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  • July 11, 2014 - Reflections

    By Jean S. Horner
    The other day while walking down a corridor in a public building, I saw what appeared to be someone walking toward me. On coming closer, I found it was my own reflection in a huge mirror. For a moment it frightened me. Somehow a full-length reflection of one’s self is a startling thing. ...

On Your Mark by Dr. George O. Wood


Two Great Questions

As Jesus started on his way, a man ran up to him and fell on his knees before him. “Good teacher,” he asked, “what must I do to inherit eternal life?” “Why do you call me good?” Jesus answered. “No one is good — except God alone.” (Mark 10:17,18, NIV)

We know this man as the rich young ruler. Matthew, Mark and Luke all identify him as having great wealth. Matthew tells us he was young (19:20) and Luke that he was a ruler (18:18).

He came at a time when Jesus had “started on His way.” What way was that?

It was the way to the cross. Jesus had begun the journey out of Galilee. Shortly we find Him in Jericho (Mark 10:46) and then Jerusalem (11:1). The fact that Jesus was headed toward the cross textures His later response to this man (10:21), since Jesus will only ask him to do what He himself is doing — laying down His life.

We can learn from this man’s approach to Jesus.

We should run to Him. We should not delay or hold back. We should not be casual in our approach. We should not run from Him.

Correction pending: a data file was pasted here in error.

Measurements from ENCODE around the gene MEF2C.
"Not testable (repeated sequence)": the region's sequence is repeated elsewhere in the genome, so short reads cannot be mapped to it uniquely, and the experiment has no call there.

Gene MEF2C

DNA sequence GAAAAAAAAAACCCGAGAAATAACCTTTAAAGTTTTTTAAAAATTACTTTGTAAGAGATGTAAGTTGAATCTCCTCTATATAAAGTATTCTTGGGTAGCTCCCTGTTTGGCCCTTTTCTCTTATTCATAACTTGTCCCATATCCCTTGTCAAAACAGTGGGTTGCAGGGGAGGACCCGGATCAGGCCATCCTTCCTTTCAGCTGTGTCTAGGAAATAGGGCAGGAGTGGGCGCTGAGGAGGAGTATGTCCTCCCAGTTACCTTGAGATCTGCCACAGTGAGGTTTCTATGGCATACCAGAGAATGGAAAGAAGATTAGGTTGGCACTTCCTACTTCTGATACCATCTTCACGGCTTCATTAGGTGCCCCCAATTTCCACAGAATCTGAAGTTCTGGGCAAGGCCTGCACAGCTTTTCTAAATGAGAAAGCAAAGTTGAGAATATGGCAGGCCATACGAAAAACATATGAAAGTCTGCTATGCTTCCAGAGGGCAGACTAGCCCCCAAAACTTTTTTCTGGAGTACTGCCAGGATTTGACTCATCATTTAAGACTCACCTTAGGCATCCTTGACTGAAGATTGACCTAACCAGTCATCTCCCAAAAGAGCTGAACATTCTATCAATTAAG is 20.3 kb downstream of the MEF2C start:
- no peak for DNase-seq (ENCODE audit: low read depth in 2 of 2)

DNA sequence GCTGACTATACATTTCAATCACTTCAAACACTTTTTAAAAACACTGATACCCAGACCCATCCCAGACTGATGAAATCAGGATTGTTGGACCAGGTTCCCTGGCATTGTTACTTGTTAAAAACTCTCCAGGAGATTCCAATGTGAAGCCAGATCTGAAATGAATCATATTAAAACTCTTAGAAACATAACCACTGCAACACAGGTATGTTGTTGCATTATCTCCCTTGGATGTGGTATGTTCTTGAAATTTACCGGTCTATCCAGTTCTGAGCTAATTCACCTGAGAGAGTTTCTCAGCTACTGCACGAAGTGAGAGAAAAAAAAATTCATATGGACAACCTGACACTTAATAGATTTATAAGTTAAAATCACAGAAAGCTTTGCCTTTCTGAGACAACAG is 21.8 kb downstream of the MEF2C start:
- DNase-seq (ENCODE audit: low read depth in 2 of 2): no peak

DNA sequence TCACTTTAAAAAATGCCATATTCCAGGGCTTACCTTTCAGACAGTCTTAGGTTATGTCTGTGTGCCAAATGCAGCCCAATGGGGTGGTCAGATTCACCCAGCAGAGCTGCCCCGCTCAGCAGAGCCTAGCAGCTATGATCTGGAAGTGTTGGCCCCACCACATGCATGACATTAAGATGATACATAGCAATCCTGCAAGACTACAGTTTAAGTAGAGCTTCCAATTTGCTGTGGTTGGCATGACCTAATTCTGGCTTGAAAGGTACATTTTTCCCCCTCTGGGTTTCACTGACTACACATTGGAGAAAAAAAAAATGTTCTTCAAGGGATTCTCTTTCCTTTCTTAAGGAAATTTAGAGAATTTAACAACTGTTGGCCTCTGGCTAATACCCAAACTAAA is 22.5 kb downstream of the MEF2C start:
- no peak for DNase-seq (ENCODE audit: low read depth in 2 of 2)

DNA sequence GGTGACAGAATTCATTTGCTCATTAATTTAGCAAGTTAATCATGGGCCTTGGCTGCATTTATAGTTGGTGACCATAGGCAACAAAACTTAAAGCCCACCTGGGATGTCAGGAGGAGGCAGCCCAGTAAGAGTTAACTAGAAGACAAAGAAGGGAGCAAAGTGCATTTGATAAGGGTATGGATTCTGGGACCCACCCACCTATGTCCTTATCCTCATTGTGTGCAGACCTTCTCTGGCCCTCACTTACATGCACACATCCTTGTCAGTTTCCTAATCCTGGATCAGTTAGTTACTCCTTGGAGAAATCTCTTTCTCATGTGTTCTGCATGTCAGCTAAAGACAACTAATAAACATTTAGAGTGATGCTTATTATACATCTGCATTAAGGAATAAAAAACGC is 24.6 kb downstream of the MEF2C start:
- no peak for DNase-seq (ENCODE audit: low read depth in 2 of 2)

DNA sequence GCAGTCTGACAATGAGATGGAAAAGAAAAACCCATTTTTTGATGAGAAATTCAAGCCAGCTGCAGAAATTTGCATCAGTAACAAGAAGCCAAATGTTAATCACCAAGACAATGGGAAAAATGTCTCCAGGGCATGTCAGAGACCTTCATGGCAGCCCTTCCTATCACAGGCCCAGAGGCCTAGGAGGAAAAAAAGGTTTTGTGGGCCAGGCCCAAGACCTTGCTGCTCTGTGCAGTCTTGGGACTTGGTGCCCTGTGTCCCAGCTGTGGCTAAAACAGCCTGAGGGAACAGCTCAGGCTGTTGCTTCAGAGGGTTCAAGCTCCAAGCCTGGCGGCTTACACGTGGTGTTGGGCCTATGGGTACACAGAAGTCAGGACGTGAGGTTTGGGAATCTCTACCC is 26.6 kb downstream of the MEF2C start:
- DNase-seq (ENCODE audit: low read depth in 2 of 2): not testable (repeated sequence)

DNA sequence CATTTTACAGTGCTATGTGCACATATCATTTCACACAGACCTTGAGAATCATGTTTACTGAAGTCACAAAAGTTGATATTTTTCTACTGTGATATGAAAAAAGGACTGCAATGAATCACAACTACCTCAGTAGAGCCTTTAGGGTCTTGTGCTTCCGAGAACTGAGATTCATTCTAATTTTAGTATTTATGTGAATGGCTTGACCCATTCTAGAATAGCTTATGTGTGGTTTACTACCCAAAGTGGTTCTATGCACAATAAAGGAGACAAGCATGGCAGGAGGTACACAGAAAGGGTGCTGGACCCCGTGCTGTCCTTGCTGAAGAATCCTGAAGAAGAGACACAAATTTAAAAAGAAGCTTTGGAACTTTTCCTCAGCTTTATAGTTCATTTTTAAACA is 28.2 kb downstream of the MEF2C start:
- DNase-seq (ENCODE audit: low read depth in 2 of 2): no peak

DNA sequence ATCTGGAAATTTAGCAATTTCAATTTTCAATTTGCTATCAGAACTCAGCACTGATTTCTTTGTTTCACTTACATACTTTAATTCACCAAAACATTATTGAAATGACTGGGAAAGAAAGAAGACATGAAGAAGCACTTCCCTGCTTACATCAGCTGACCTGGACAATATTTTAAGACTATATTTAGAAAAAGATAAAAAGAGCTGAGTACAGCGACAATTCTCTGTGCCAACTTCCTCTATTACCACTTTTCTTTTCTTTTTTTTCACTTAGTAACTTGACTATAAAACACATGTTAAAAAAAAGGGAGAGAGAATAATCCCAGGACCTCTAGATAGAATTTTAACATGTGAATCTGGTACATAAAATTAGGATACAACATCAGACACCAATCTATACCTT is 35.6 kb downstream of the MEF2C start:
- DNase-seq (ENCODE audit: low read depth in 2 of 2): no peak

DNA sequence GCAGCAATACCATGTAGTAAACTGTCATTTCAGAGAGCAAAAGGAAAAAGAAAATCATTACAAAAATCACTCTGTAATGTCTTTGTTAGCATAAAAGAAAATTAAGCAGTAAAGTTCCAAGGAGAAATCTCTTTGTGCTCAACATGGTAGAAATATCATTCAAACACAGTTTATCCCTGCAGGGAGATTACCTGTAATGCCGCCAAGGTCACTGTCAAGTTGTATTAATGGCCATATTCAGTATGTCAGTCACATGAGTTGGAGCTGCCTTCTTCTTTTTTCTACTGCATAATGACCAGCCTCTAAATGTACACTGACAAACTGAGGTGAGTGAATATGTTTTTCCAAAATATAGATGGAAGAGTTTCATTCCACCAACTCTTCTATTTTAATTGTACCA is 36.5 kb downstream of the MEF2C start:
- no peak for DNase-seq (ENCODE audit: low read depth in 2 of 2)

We should fall on our knees. We should reverence Him, bowing before Him as an inferior does to a superior. Falling on our knees is a mark of humility. It is the act of a supplicant.

We are not big shots around the Lord. This man had title and wealth, and he commanded others — but in Jesus’ presence he was on his knees.

We should respect Jesus for who He is in character. While it becomes apparent that this man does not understand the meaning of the term “good” when he addresses Jesus, nevertheless his very use of the word indicates he thought well of Jesus. In his eyes, Jesus was of good reputation.

We should ask the big questions. There is no more important question than how to obtain eternal life. And Jesus alone has the answer to that question.

Jesus, however, began His answer with a question of His own: “Why do you call me good? No one is good — except God alone.”

What’s happening here? Is Jesus denying His divinity?

No! He engages in a teaching moment. The wealthy young man had not thought through his designation of Jesus as good. Jesus makes him stop and think, Do you really know what it means to be “good”?

For Jesus, goodness meant the absence of any impurity or sin. No human can match that. As Paul later said, “There is no one righteous, not even one” (Romans 3:10).

Only God is good. Jesus later clearly affirmed His identity when asked by the high priest, “‘Are you the Christ, the Son of the Blessed One?’ ‘I am,’ said Jesus” (Mark 14:61,62).

The very first stirrings of opposition to Jesus came when He forgave the sins of the paralytic. His opposition understood very clearly that in forgiving sins Jesus was asserting a right that belonged only to God, for they said, “Why does this fellow talk like that? He’s blaspheming! Who can forgive sins but God alone?” (2:7).

Jesus knew the young man did not consider Him to be divine. However, Jesus knows His own identity. He knows that He is good, and that He alone is good: that through the cross His goodness will become a blanket under which we all can crawl. We are covered by His righteousness.

A prayer of response
Lord Jesus, You have the answer to all my questions. I call You good because I know who You are: the Son of the living God.

GEORGE O. WOOD is general superintendent of the Assemblies of God.

On Your Mark

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2013 On Your Mark

2012 On Your Mark

2011 On Your Mark

2010 On Your Mark

2009 On Your Mark

2008 On Your Mark

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